As a reminder of the consequences of poor corporate outcomes, I’d like to take a moment to mention some of our enforcement outcomes over recent years. Since July 2011 these have included:
- over 1,260 investigations
- more than 800 people banned from providing financial services or credit – and more than 390 people banned from being directors
- 19 criminal convictions obtained so far this financial year, and over 160 in the period since 2011
- over 140 enforceable undertakings, with in excess of $63 million in civil penalties
- over $1.6 billion in compensation and remediation for investors and consumers.
Let me move quickly to considerations of governance and, in particular, what governance structures and practices should be in place to support good culture and conduct within firms.
We think that a company’s board, senior executive and management play a critical role in relation to culture and conduct. The board plays a role in setting the tone, influencing and overseeing culture, and ensuring the right governance framework is in place – one that functions in a manner which elevates material risks to the board for attention and action.
This requires non-executive directors to be active in their oversight – to constructively challenge and question management. Boards need to ask themselves whether their company has a ‘good news’ culture, where problems are buried rather than dealt with appropriately. Boards should be vigilant in their oversight of budgets to ensure that functions supporting the risk governance framework are adequately resourced.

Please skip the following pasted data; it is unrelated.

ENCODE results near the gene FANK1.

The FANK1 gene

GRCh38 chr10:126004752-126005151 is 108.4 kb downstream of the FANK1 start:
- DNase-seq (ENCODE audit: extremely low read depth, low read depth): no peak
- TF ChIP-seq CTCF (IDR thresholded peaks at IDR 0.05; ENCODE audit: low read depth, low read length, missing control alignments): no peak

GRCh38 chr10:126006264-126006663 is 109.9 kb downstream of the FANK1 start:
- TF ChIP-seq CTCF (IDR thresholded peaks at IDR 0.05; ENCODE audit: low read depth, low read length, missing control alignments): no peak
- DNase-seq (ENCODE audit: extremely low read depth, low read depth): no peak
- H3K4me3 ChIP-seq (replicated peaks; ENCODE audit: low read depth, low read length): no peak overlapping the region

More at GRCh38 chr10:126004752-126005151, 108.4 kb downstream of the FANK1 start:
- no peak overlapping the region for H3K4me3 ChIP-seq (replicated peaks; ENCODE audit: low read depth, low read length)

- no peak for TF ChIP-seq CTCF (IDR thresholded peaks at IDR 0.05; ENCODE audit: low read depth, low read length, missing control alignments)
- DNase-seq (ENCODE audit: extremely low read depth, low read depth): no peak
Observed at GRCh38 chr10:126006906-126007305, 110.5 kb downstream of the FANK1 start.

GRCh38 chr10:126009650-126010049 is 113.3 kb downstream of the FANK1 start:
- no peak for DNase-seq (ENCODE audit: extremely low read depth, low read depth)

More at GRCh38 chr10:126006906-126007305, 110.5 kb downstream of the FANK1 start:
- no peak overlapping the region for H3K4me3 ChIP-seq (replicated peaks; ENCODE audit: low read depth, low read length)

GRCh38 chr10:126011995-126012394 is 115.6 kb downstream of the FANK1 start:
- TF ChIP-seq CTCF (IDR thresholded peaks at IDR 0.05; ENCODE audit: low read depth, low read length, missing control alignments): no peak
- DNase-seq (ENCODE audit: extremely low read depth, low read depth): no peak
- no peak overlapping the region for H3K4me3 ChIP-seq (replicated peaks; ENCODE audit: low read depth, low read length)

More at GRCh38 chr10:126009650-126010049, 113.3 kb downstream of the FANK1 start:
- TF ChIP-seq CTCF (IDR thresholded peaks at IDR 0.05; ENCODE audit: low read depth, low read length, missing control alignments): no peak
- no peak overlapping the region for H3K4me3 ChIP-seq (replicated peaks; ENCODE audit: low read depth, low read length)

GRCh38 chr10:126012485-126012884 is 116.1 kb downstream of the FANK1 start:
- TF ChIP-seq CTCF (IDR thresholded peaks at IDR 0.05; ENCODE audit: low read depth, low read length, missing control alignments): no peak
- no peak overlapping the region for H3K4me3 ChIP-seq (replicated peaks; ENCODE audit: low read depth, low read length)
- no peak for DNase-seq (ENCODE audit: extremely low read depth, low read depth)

It is also important that the board and leadership team promote, monitor and assess the impact of the firm’s culture and approach on conduct issues, and make changes when necessary.
In our regulatory work, we often see instances where leaders are surprised by the issues we raise in our reviews (e.g. poor customer outcomes as a result of a product the firm has sold), despite the fact that we have used the firm’s own data to identify the issues. This suggests a deficiency in the risk governance, oversight and, sometimes, the accountability frameworks within the firm.
For directors who are not involved in the daily operations of a company, we recognise that monitoring culture can be challenging, but I do think there are a range of matters a board can consider.
In this regard, I should commend to you all the book Managing culture: A good practice guide, which is a joint publication between the Governance Institute and various other bodies.
Let me conclude today by very briefly referring to a recent report commissioned by the Australian Prudential Regulation Authority (APRA) into the Commonwealth Bank of Australia (CBA) that neatly encapsulates some areas of good governance worthy of consideration. That report mentioned the need for:
- more rigorous board and executive governance of non-financial risks
- exacting accountability standards reinforced by remuneration practices
- substantial operational risk management and compliance functions
- asking the question ‘Should we?’ in relation to all decisions and dealings with customers
- cultural change to support enhanced risk identification and remediation.
I think these are in fact recommendations that all companies should be considering. On that note, I’ll wrap things up. I’m looking forward to getting into the discussion.